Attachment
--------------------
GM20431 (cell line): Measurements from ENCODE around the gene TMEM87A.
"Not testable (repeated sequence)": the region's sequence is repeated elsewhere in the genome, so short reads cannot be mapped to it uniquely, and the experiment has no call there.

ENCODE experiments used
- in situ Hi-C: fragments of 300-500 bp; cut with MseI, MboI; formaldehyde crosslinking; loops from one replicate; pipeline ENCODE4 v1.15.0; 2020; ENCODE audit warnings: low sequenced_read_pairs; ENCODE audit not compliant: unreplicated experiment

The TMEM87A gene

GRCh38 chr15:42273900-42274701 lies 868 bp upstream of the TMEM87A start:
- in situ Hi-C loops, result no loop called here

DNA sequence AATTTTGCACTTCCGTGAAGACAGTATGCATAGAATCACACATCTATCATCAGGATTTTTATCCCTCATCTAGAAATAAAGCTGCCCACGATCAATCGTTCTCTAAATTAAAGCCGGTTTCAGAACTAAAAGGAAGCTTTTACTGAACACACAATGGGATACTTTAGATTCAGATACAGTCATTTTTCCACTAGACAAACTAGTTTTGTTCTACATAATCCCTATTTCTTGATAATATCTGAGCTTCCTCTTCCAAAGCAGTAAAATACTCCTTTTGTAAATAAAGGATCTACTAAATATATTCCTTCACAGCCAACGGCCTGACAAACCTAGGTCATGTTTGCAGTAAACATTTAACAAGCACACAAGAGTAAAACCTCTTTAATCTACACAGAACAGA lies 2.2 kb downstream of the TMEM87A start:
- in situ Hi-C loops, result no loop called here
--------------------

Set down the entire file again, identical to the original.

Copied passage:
GM20431 (cell line): Measurements from ENCODE around the gene TMEM87A.
"Not testable (repeated sequence)": the region's sequence is repeated elsewhere in the genome, so short reads cannot be mapped to it uniquely, and the experiment has no call there.

ENCODE experiments used
- in situ Hi-C: fragments of 300-500 bp; cut with MseI, MboI; formaldehyde crosslinking; loops from one replicate; pipeline ENCODE4 v1.15.0; 2020; ENCODE audit warnings: low sequenced_read_pairs; ENCODE audit not compliant: unreplicated experiment

The TMEM87A gene

GRCh38 chr15:42273900-42274701 lies 868 bp upstream of the TMEM87A start:
- in situ Hi-C loops, result no loop called here

DNA sequence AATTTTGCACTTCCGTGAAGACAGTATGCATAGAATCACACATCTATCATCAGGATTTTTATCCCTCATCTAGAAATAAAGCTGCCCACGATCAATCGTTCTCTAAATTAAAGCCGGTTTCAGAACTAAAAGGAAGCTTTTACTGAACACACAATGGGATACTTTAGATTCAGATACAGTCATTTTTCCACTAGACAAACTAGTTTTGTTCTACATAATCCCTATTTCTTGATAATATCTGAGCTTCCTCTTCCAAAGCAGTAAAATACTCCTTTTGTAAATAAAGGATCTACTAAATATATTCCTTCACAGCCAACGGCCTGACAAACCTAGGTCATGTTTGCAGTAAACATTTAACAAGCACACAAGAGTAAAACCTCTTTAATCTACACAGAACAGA lies 2.2 kb downstream of the TMEM87A start:
- in situ Hi-C loops, result no loop called here